Writing Prompts for December 2014

Summer Memory
Summer Memory

I know that I’m a day late, but … well, November seems like such an innocuous month and then, kapow, there’s no time for anything–and I celebrated Thanksgiving in October! Anyhow, here’s hoping I can stay on track a little better now. I hope those of you south of my border had a wonderful Thanksgiving weekend and that you’ve all been able to squeeze in some good times with friends and family.

Once school is out at the end of next week, I will definitely be hunkering down in front of the fire with some much-needed journal time. I find that writing with pen or pencil on paper really helps my creativity, and I have a lot of projects waiting for my attention right now. I write for other people on my computer, and for me in my journal. Do you find that changing your writing tools makes a difference to your output?

Here are the last writing prompts for 2014. Have fun and I hope you can find some creative time in the busy holidays ahead.

1. Use one, some, or all of the following words in a story or poem

  • smart phone, cup, nail, sky, bend, yellow
  • envelope, bowl, mist, date, wind, light

2. See if one of the following titles suggests a story to you: The Black Castle, Blue Eyes,  Dream Keeper, Once Upon a Crime, On File, An Elf’s Life, Christmas Love, Holiday Harry, The Next Morning.

3. Here are some opening lines for you to try:

  • You can’t be late.
  • The screen went black.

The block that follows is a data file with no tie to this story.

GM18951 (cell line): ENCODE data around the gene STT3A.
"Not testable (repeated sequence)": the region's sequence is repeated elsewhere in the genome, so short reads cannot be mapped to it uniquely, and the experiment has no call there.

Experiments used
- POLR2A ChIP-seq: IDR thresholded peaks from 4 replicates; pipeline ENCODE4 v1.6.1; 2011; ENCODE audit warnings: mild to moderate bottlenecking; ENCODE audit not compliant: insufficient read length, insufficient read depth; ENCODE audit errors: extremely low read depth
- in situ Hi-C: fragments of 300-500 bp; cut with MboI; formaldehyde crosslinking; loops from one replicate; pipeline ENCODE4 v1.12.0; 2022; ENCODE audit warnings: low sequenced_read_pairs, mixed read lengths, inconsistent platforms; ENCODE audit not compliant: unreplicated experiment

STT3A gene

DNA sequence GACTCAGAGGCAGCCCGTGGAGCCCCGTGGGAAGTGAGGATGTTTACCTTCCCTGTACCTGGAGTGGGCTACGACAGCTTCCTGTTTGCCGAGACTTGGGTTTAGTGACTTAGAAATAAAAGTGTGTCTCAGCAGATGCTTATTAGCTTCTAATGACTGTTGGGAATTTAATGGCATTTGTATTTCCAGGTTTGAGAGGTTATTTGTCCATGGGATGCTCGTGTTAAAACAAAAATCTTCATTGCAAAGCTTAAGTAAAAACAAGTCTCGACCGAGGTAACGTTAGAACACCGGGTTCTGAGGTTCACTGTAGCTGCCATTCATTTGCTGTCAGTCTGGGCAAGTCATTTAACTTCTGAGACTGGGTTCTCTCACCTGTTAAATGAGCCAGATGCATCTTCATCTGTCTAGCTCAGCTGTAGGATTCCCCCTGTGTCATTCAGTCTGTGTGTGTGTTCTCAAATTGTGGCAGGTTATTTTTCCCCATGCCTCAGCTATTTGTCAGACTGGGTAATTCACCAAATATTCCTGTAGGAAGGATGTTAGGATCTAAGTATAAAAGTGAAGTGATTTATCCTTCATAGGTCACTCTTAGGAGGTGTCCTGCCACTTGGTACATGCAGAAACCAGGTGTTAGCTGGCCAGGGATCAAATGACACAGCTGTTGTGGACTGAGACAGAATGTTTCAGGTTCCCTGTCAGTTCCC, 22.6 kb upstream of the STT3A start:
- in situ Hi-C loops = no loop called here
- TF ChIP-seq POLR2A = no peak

• Joe always wanted to know what his father looked like.
  • There are times when it just doesn’t pay to get out of bed in the morning.
  • Sir, there are only enough supplies to last for three more days.
  • Explain to me again why it was a good idea to volunteer for this.
  • No one expected to hear a noise from underneath the stairs.

4. What scene can you imagine from these lines of dialogue?

  • This came in the mail for you.
  • Fine. Just leave it there.
  • Aren’t you going to open it?
  • Look at the return address.
  • Henry, did you hear what I said?
  • Sadly, yes.
  • So what are you going to do about it?
  • Absolutely nothing.
  • Hey, look at this!
  • What is it?
  • Dangerous.
  •  Mike, what are you doing here?
  • Thanks for making me feel so welcome.
  • I’m glad you didn’t think I was being too subtle.
  • You’re hiding something. Show me.
  • Here.
  • Oh.
  • Now what do we do?

5. Take some time this month to get to know your characters better. Chat with them over coffee (while no one is around of course) and find out what they’re thinking. Have you been giving them too much trouble, or not enough? What secret to they have that you didn’t know about. Ask your characters the ten Bernard Pivot questions that James Lipton asks his guests on the Actor’s Studio. Think about their answers. What have you learned about your characters that you didn’t know before? For fun, ask yourself the questions, too!

  • What is your favorite word?
  • What is your least favorite word?
  • What turns you on?
  • What turns you off?
  • What is your favorite curse word?
  • What sound or noise do you love?
  • What sound or noise do you hate?
  • What profession other than your own would you like to attempt?
  • What profession would you not like to do?
  • If Heaven exists, what would you like to hear God say when you arrive at the Pearly Gates?

If you’re looking for gifts for your teen or pre-teen, please check out my books page.

 

 

 

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